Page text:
Rosh Hashanah and My Shulchan Aruch

This past spring, I joined Secular Synagogue. For Rosh Hashanah, our rabbi, Denise Handlarski, has challenged us to set ourselves one big goal for the year. In our polarized political climate, I find myself to be very often angry and stressed about political issues that I have no control over. While I believe that anger is a valid emotion, and a rational response to the fascist actions of the Republican Party, I don’t think it’s healthy to stay angry all the time. In our hyper-connected, online world it is extremely difficult to maintain any kind of inner peace when I’m constantly bombarded with news about how awful everything is. So, my big goal for the year is to cultivate inner peace and calm.

I also recently finished reading Casper Ter Kuile’s book The Power of Ritual, in which he provides an outline of what “secular spirituality” can look like in practice. Towards the end, he cites the idea of a monastic rule as inspiration for establishing a personal code of conduct. In other words, explicitly write out how you would like to structure your life, then put that code into practice. I’ve decided to take this idea, along with others that he mentions in the book, and to put it in service of achieving my goal of maintaining some semblance of inner peace. The standard, authoritative law code of Judaism is the Shulchan Aruch (lit. “the prepared table”), which offers definitive rulings on what one must do in order to follow halakha (Jewish law). While this is not a law code, nor is it particularly concerned with halakha, I prefer to call my personal code a personal shulchan aruch rather than an individualized monastic rule.

My Shulchan Aruch:

  1. Shabbat
    • Shabbat must be spent in rest, meditation, and/or study.
    • The cell phone must be turned off for Shabbat. All access to social media, email, or news is forbidden from the time the Shabbat candles are lit until after sunset on Saturday.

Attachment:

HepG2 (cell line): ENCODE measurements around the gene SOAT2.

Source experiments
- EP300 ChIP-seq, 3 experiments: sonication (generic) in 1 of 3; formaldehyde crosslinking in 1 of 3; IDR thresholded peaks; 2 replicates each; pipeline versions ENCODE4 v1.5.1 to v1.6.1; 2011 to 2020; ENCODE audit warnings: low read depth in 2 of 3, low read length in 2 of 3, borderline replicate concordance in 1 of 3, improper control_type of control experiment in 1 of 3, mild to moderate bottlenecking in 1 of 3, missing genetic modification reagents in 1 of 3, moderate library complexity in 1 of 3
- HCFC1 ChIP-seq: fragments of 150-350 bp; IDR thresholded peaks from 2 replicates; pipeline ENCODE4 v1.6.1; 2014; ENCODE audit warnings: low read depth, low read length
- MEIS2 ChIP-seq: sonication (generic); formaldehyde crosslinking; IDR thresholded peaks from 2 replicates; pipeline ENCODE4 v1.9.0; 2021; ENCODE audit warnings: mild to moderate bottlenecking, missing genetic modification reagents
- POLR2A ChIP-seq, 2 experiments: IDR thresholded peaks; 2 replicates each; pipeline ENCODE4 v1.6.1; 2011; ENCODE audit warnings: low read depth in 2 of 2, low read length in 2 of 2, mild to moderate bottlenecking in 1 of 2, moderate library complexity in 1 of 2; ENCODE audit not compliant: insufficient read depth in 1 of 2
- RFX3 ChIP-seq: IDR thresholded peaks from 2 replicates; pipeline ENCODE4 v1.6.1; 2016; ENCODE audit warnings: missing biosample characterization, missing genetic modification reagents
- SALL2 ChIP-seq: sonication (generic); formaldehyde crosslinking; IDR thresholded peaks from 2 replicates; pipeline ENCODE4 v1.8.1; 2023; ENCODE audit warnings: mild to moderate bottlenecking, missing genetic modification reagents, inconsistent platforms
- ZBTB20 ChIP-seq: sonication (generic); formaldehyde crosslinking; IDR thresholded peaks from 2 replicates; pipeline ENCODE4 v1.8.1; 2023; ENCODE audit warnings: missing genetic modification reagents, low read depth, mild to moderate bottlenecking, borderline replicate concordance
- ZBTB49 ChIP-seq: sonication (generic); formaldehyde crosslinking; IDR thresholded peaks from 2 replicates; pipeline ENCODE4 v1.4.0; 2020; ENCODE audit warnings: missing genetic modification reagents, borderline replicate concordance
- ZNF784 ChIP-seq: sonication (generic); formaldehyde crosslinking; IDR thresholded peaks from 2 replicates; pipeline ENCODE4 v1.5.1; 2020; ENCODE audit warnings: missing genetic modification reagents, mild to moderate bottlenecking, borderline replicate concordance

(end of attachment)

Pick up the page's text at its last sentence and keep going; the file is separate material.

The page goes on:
• The prohibition on phones, etc. will also apply to Jewish holidays which traditionally prohibit work.
    • No onerous chores, such as mowing the lawn.
  2. Tzedakah
    • A donation must be made to a charity every month on the day before Rosh Chodesh. The standard amount of the donation will be at least 10% of the amount spent on groceries for the preceding month. The amount can be higher than 10% if desired.
  3. Meditation
    • Every morning, time will be set aside for meditation.
    • Meditation can take any form desired: humanistic reflection materials (such as the New Jewish Humanist Siddur or Here Is Our Light), mantra meditation, or silent meditation.
    • Shabbat morning and holiday meditation may not be skipped. Shabbat morning meditation will utilize Shabbat service materials of some kind.
  4. Study
    • Beginning on Simchat Torah, the Torah portion for each week will be read along with a commentary. The parsha may be read at any point during the week, but if it has not been read by Shabbat, it must be read on Shabbat.
    • After the first year, the Torah cycle may begin again with the same or different commentary, or another text can be chosen for regular study. If another text is chosen, it must be about Judaism or a Jewish topic. As with the Torah, the text must be studied every week.
  5. Holidays
    • The following holidays will be observed:
      • Rosh Hashanah
      • Yom Kippur
      • Sukkot / Simchat Torah (either/or)
      • Hanukkah
      • Purim
      • Pesach
      • Shavuot
    • Holidays that traditionally require refraining from work will have the same restrictions as Shabbat listed above. Otherwise, the means of observing the holiday is up to the celebrant’s discretion.
  6. Food
    • Sweets and unhealthy (junk) food will be limited.
    • At least five meals (excluding breakfast) during the week must be vegetarian or vegan.
    • No more than one meal per week may contain beef (leftovers excluded).
    • Alcohol is limited to either Friday or Saturday night and holidays.
  7. Speech
    • Make it a point to say kind things to people.
    • Reduce or eliminate sarcasm.
    • Speak less and think before speaking. Ask if what is about to be said is necessary, true, or kind.
    • Refrain from lashing out in anger, especially on social media.
  8. Repetition
    • This code must be read every week on Shabbat as a reminder of what I have committed myself to doing.

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